Investors tongue-tied over language rules

Harold F. Schiffman haroldfs at
Sat May 19 14:55:24 UTC 2007

Investors tongue-tied over language rules

May 18, 2007

Millions of landlords, large and small alike, are facing new government
guidelines that could force them to translate lease documents into
different languages and provide translators for tenants who speak limited

Q: I own a small rental property. I recently heard that the federal
government has adopted a new rule that requires some landlords to offer
their rental applications and other documents in the native tongue of
their prospective renters. I live in a large city, and it would cost me a
small fortune to have my lease documents translated into all the different
languages that my various applicants and tenants speak. What can I do?

A: Many landlords like you are shocked at the new Limited English
Proficiency Guidance policy, which the U.S. Department of Housing and
Urban Development quietly put into effect in March. Though the new rules
are technically only guidelines, lawyers for some apartment owners say
that failure to follow them essentially could constitute illegal
discrimination based on a renters national origin. Under the new
guidelines, nearly every property owner who receives subsidies from the
federal government would have to pay out of his or her own pocket to have
a broad range of documents translated into multiple languages. The complex
set of guidelines also requires such landlords to pay for a translator for
applicants or tenants who cannot read in their native language.

Trade groups that represent owners of rental property note that the
complex set of recommendations also appears to require the translators to
be available at a moments notice. Its expensive to have an array of
translators on call, they complain, especially considering that more than
100 languages are spoken in the United States today. Although HUD approved
the measures in an effort to broaden the housing opportunities for renters
who speak a foreign language, the provisions effectively rewrite federal
anti-discrimination law and make it illegal to communicate only in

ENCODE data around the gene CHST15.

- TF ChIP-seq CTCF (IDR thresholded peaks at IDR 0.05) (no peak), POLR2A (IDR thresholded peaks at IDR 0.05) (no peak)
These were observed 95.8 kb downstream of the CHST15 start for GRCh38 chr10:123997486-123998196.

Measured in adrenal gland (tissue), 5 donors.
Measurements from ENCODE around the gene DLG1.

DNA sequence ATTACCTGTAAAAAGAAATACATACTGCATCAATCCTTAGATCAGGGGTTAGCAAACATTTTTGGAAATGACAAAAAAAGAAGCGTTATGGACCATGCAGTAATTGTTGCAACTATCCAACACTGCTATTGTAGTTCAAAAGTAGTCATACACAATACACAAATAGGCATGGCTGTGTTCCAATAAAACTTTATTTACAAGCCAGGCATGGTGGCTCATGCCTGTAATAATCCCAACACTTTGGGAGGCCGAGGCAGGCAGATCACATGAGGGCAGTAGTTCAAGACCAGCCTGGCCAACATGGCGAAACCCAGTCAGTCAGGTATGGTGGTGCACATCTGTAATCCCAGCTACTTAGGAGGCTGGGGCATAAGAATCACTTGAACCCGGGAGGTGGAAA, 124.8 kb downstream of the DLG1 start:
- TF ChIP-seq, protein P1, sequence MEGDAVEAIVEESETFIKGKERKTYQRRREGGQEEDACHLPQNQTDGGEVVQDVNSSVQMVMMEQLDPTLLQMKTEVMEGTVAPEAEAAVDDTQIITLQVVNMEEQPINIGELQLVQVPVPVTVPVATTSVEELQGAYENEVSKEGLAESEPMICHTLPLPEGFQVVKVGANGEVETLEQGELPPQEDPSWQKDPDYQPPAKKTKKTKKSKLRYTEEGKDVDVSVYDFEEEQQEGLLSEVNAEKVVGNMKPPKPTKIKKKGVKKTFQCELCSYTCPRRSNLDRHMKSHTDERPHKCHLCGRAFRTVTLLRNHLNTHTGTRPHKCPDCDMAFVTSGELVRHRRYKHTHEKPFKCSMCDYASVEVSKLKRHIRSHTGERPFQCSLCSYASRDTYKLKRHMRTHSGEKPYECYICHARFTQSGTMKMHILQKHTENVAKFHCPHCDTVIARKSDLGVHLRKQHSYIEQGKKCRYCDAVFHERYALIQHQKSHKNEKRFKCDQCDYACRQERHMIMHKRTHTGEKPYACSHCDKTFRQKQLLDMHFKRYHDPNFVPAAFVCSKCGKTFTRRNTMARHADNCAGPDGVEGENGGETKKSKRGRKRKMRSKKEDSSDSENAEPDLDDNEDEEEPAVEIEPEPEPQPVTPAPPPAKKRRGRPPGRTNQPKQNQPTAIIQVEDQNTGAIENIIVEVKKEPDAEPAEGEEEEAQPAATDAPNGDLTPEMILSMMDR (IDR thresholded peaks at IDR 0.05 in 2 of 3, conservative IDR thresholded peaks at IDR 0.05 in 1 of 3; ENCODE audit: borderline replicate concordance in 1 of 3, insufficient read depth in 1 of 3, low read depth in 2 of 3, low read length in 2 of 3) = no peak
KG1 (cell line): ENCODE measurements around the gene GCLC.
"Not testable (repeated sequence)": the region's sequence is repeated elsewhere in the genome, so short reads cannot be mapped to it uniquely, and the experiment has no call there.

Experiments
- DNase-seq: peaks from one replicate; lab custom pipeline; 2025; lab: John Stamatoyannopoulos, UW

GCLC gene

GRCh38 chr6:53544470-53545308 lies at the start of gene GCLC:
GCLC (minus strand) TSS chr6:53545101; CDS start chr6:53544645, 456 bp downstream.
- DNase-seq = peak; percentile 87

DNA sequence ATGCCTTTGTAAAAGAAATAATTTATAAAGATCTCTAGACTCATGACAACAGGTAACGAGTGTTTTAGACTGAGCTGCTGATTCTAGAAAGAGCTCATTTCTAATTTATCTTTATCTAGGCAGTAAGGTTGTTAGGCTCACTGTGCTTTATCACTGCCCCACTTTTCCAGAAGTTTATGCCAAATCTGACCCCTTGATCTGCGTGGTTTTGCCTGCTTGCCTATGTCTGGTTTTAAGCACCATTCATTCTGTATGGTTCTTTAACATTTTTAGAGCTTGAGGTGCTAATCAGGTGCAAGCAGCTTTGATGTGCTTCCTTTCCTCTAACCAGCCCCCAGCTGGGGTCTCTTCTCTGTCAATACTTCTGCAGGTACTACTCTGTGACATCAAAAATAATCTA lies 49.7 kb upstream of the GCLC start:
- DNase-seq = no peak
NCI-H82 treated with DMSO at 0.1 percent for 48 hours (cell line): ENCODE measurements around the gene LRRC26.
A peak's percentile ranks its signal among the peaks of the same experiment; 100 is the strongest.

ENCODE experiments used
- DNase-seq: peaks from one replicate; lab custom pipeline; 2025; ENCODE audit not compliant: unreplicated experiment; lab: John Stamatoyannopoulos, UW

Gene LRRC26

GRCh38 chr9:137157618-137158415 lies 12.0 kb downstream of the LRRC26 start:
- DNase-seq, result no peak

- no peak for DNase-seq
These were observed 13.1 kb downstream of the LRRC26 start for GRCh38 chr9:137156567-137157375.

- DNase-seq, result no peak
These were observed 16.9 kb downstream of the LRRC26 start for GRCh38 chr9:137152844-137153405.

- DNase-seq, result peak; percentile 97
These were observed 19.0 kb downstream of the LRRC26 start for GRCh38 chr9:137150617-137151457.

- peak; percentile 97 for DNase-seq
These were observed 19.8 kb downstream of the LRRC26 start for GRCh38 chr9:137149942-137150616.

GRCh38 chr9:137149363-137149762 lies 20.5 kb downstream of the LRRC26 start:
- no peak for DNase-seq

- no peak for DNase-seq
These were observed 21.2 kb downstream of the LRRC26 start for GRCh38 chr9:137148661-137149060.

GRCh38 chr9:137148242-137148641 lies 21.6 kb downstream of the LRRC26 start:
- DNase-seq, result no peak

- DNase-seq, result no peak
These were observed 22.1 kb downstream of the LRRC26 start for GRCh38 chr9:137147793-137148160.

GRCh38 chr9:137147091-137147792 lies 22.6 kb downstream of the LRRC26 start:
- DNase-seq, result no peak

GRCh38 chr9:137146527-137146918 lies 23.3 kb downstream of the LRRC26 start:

English, said Jim Arbury, an executive for the joint National Multi
Housing Council and National Apartment Association.

The two trade associations filed a lawsuit against HUD earlier this month,
asking a federal judge to strike down the new program. The lawsuit claims
that the housing agency has overstepped its legal authority, and that the
guidelines themselves are unlawfully vague and unduly burdensome. It
likely will take several months for the judge to reach a decision, and
insiders say the losing party will almost certainly file an appeal that
will take several more months to complete. Until then, property investors
who are affected by the guidelines should contact their real estate
attorney or visit the National Multi Housing Councils Web site
( for details.

Q.: I am planning to apply for a mortgage next month. Would closing two or
three credit-card accounts that I no longer use help to raise my credit
score and improve my chances of getting loan approval?

A.: No. It might surprise you, but closing the unused accounts now
actually could temporarily lower your credit score and hurt your ability
to get a home loan at the best interest rate.

Why? Because mortgage lenders favor applicants who have shown a steady
pattern of handling their credit-card accounts and other debts. Closing
the accounts now also could hurt your chances of getting a mortgage later
because it would increase your debt-to-credit-limit ratio, a figure that
represents the percentage of available credit that you have actually used.
Lenders prefer borrowers with low debt ratios, but shutting the accounts
now would push your ratio higher.


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